Discussion in 'Alternate History Discussion: After 1900' started by Terranical, Nov 26, 2018.
It all does; Nuclear Winter has been disproven for quite sometime.
uhm,got some proper citations for that? As far as I know,the "nuclear winter" thing was disproven as being way exagarrated,and not to conservative.
We don't need to know what is the aftermath of a global thermonuclear war. One thing for sure it's gonna be VERY BAD for a long, long time.
Have we forgotten Uruguay randomly joining Argentina for no reason just a year after Doomsday? Also, Argentina was in the critical transition from the dictatorship: here all goes smoothly as if nothing happened. I like my Argentina wanks as much as anyone (and it also makes sense it would become an important country post-nuclear war) but come on.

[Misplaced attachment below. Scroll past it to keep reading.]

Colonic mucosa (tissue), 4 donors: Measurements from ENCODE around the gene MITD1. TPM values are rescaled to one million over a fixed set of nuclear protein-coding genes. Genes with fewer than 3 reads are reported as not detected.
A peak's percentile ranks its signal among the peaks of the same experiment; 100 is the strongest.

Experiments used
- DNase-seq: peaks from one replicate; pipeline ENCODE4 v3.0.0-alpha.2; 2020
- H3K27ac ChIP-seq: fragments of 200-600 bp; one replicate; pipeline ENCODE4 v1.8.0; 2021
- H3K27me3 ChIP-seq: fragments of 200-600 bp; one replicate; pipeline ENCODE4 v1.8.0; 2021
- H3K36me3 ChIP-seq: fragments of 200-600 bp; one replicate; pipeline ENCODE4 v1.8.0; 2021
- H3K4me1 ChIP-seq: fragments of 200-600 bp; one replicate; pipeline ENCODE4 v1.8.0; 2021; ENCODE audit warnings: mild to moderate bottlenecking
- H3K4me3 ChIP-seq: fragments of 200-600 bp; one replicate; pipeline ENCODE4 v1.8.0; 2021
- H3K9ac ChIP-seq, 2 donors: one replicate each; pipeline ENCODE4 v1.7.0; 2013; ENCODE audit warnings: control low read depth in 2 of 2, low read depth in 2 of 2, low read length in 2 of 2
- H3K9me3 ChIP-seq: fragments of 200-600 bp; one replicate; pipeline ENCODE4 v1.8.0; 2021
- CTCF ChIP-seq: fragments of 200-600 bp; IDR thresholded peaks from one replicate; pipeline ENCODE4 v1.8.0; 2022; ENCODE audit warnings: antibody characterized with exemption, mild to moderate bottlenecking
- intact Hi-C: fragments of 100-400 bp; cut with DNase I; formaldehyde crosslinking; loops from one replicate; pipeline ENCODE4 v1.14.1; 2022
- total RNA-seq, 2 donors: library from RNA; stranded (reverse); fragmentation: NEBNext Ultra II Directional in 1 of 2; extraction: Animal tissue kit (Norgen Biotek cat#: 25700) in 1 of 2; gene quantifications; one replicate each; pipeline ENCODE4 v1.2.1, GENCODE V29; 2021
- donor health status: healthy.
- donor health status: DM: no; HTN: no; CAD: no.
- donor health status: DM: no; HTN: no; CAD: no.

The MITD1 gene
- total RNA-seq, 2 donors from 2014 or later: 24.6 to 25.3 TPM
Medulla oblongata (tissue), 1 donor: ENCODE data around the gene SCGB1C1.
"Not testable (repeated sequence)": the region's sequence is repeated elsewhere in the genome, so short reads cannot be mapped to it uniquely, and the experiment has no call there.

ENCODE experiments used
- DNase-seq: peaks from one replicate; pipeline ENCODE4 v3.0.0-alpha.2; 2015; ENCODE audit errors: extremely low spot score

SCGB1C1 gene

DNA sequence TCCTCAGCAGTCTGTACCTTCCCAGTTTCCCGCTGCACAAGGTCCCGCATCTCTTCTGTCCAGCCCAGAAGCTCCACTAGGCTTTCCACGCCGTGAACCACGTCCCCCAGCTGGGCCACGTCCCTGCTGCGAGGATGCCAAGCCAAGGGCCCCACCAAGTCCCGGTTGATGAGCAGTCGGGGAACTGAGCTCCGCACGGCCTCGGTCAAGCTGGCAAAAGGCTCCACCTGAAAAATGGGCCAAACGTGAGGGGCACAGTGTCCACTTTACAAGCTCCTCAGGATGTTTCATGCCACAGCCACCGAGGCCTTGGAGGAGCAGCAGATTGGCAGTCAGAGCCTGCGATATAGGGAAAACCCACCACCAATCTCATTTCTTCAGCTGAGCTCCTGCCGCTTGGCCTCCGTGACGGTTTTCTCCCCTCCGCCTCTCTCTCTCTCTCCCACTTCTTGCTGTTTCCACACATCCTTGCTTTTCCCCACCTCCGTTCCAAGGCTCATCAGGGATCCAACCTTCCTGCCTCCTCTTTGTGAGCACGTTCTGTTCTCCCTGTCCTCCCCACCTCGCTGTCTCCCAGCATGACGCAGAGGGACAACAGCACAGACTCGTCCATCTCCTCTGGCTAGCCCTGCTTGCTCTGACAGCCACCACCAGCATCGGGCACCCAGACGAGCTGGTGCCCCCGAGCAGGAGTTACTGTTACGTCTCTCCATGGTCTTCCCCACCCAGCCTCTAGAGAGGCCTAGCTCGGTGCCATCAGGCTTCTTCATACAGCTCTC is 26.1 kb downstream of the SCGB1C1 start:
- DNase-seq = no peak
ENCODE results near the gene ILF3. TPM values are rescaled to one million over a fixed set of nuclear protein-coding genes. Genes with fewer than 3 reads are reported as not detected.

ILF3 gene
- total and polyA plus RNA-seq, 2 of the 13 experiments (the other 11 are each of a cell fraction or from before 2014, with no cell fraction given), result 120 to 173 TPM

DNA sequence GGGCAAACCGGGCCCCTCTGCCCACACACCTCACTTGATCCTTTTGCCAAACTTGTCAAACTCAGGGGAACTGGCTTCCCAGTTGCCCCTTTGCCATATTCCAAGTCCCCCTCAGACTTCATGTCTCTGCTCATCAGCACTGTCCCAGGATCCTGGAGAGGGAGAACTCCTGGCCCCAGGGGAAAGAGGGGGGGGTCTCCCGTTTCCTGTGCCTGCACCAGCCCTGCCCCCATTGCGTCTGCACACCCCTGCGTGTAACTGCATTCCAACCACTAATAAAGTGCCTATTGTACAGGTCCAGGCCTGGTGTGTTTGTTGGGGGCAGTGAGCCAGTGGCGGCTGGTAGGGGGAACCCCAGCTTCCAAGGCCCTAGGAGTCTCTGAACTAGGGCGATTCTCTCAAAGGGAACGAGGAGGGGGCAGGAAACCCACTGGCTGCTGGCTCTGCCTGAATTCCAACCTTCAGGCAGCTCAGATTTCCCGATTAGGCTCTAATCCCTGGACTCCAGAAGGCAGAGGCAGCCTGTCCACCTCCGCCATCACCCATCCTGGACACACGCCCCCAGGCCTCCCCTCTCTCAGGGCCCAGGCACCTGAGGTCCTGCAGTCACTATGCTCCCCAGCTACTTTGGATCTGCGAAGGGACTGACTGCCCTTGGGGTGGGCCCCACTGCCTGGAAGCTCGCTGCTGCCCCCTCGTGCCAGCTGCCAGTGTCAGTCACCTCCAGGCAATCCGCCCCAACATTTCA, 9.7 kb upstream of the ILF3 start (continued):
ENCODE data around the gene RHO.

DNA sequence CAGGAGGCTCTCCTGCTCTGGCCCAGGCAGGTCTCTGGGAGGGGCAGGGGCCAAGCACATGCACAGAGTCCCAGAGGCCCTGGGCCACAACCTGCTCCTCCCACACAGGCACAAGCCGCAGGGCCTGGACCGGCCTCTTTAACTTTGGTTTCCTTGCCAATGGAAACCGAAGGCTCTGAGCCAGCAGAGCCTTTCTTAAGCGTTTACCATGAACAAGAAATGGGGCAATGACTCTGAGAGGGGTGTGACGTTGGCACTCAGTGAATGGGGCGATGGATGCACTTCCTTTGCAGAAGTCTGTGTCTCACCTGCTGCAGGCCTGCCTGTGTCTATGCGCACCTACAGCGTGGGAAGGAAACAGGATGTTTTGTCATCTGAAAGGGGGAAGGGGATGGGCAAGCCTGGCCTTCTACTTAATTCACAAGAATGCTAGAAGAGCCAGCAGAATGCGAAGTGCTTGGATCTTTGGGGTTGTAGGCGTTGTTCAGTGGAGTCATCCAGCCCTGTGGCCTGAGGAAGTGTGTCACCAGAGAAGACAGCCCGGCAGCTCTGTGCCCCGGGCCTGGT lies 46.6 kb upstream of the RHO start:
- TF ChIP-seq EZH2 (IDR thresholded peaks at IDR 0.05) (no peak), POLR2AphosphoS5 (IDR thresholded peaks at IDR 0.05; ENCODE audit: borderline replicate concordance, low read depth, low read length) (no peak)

But the worst thing about it is the flag:
NOOOOOOOOOOOOOOOOOOOOOOOOOOOOOOOOOO MY EYES HURT
There are also some weird things, like Greek refugees outright colonizing Libya and Egypt, and British refugees doing the same with South Africa. Unfortunate implications all around. And the random little monarchies that emerge in survivor states everywhere, particulary in the USA that has no history of monarchies at all. Some African nations collapse out of nothing. The USA just... dissolves itself. And so on.
I'm also very doubtful that the world (as in climate and ecology) would recover so easily. The nuclear winter has been questioned, but I'm convinced at least some years without summer will happen.
Don't get me wrong, I liked reading 1983 Doomsday a lot. But it's not realistic by any means.
Speaking of Argentina, I do recall the Falklands and South Georgia and the South Sandwich Islands falling under UAR sovereignty after Doomsday. Considering this was 1-2 years after the Falkland Islands war, I don't see that happening as well. However, since the UK also collapsed, those islanders have no where to get support from since the Celtic Alliance and New Britain is too far.